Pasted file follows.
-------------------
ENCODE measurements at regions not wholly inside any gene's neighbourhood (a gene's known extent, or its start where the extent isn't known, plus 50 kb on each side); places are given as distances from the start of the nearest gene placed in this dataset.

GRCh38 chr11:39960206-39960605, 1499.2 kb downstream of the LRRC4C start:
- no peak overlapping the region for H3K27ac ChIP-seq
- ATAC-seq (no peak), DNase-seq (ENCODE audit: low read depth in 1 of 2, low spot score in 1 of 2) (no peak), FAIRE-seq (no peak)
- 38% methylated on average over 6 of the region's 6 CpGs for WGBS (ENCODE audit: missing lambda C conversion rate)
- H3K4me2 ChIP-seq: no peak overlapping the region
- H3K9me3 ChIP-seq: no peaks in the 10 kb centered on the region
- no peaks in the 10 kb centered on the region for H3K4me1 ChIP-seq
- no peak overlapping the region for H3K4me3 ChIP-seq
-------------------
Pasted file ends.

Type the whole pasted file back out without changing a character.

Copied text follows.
ENCODE measurements at regions not wholly inside any gene's neighbourhood (a gene's known extent, or its start where the extent isn't known, plus 50 kb on each side); places are given as distances from the start of the nearest gene placed in this dataset.

GRCh38 chr11:39960206-39960605, 1499.2 kb downstream of the LRRC4C start:
- no peak overlapping the region for H3K27ac ChIP-seq
- ATAC-seq (no peak), DNase-seq (ENCODE audit: low read depth in 1 of 2, low spot score in 1 of 2) (no peak), FAIRE-seq (no peak)
- 38% methylated on average over 6 of the region's 6 CpGs for WGBS (ENCODE audit: missing lambda C conversion rate)
- H3K4me2 ChIP-seq: no peak overlapping the region
- H3K9me3 ChIP-seq: no peaks in the 10 kb centered on the region
- no peaks in the 10 kb centered on the region for H3K4me1 ChIP-seq
- no peak overlapping the region for H3K4me3 ChIP-seq